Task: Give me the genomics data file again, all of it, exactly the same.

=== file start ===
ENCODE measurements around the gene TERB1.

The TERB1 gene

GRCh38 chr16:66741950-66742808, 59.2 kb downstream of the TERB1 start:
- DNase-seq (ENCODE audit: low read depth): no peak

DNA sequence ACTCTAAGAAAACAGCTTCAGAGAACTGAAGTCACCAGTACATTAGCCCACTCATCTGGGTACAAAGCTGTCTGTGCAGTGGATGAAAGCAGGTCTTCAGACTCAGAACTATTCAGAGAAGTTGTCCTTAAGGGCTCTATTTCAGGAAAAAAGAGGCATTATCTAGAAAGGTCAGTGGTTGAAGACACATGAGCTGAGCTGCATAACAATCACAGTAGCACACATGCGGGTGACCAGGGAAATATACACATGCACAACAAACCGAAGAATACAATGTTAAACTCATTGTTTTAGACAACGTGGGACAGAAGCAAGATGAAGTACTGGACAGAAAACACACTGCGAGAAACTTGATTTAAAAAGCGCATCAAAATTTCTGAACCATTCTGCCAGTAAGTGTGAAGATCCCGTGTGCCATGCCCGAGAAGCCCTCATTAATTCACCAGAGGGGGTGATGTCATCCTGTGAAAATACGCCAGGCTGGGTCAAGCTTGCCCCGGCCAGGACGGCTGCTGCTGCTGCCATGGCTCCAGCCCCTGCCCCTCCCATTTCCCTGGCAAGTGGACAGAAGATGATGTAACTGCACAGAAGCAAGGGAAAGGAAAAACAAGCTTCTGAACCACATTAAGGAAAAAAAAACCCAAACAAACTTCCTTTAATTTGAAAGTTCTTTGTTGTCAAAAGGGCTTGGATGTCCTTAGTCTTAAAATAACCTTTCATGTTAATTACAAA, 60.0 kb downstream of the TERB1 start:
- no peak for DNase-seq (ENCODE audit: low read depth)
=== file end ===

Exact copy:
ENCODE measurements around the gene TERB1.

The TERB1 gene

GRCh38 chr16:66741950-66742808, 59.2 kb downstream of the TERB1 start:
- DNase-seq (ENCODE audit: low read depth): no peak

DNA sequence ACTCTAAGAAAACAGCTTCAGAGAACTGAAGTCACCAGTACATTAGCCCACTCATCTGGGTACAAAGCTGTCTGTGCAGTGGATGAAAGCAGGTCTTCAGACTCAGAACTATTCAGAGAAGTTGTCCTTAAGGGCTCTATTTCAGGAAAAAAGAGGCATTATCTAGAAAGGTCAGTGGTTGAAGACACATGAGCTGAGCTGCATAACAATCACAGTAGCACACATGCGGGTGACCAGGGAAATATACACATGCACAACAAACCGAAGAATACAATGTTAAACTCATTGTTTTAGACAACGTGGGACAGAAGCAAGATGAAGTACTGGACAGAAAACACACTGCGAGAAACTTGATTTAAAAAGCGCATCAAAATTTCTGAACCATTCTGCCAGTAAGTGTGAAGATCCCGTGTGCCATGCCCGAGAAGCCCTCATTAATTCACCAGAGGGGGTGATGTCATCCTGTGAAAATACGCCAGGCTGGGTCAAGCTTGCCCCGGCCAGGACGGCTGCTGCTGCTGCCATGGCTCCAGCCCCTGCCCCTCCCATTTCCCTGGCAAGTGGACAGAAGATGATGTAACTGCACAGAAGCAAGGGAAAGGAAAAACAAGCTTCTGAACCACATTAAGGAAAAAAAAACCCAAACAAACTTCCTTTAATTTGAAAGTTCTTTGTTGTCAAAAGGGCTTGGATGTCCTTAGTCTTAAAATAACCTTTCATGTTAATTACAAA, 60.0 kb downstream of the TERB1 start:
- no peak for DNase-seq (ENCODE audit: low read depth)